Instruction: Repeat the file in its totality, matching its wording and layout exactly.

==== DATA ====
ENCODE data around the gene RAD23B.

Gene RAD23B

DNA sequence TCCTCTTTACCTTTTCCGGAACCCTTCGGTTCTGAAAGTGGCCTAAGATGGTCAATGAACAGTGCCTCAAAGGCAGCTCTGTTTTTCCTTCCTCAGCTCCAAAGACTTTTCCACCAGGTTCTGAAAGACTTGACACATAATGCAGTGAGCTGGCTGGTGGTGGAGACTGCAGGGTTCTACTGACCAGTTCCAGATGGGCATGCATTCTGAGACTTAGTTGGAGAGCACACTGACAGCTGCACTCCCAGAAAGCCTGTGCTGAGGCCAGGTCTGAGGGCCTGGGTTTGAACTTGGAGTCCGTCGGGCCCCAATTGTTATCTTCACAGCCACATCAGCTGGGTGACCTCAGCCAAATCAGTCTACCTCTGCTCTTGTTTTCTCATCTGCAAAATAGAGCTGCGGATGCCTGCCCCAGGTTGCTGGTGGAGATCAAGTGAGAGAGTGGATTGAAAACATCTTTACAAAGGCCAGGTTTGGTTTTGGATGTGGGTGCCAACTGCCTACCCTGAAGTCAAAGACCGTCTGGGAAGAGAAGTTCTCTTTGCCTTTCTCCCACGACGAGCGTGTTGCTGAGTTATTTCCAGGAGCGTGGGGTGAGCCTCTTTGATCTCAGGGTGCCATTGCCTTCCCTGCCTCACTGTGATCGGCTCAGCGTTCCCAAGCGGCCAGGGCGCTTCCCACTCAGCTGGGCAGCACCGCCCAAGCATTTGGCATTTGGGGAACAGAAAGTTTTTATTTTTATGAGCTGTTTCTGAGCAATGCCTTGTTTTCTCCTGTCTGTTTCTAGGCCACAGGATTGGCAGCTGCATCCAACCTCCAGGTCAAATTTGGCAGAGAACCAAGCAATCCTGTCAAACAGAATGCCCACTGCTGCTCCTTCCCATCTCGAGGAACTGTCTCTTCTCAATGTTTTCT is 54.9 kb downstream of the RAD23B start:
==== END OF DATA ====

ENCODE data around the gene RAD23B.

Gene RAD23B

DNA sequence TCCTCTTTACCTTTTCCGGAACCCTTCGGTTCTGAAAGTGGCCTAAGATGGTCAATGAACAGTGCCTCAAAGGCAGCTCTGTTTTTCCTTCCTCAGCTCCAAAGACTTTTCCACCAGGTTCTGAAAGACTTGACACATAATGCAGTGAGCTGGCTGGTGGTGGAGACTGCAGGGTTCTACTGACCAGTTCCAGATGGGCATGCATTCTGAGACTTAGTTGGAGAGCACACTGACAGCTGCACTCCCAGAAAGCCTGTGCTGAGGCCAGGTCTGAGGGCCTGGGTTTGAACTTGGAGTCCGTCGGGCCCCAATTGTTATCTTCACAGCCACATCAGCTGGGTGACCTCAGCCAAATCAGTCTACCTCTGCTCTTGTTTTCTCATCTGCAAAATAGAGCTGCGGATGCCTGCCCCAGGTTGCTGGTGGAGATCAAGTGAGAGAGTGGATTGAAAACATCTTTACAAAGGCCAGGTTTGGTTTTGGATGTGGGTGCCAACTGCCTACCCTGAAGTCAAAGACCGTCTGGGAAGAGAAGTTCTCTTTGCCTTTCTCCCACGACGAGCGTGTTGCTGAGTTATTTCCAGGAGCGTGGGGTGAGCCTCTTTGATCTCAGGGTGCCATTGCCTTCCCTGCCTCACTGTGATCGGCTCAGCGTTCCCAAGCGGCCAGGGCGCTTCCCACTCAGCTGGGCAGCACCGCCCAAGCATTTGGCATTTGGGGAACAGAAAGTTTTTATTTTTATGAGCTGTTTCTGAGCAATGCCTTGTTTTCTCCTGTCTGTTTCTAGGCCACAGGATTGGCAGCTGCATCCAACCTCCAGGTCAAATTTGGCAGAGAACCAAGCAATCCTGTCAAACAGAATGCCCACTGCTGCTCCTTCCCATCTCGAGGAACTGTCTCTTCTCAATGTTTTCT is 54.9 kb downstream of the RAD23B start: